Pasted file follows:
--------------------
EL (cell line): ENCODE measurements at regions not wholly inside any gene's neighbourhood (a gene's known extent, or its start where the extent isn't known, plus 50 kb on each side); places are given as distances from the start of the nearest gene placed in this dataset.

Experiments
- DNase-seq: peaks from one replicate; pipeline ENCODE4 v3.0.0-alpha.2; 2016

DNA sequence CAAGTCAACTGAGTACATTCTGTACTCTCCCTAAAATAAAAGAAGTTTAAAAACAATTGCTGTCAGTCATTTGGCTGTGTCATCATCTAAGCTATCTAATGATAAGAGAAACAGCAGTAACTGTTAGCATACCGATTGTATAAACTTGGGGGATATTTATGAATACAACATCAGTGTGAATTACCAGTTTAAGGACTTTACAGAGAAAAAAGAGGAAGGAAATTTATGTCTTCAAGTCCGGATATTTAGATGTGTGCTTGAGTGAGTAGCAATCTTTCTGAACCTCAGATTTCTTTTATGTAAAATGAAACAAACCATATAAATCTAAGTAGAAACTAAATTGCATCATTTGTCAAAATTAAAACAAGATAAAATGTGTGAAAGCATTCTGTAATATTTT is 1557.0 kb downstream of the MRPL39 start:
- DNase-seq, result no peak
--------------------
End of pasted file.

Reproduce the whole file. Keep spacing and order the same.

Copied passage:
EL (cell line): ENCODE measurements at regions not wholly inside any gene's neighbourhood (a gene's known extent, or its start where the extent isn't known, plus 50 kb on each side); places are given as distances from the start of the nearest gene placed in this dataset.

Experiments
- DNase-seq: peaks from one replicate; pipeline ENCODE4 v3.0.0-alpha.2; 2016

DNA sequence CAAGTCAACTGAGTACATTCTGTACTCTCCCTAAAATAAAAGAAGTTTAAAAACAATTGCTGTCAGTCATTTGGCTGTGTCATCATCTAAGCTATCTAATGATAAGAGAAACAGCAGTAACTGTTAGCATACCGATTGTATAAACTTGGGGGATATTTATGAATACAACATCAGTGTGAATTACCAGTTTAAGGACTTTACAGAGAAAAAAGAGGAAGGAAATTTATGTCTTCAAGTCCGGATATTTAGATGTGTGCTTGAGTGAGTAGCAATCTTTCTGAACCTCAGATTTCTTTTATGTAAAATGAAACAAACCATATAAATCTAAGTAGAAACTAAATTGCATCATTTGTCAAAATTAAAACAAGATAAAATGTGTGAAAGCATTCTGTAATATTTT is 1557.0 kb downstream of the MRPL39 start:
- DNase-seq, result no peak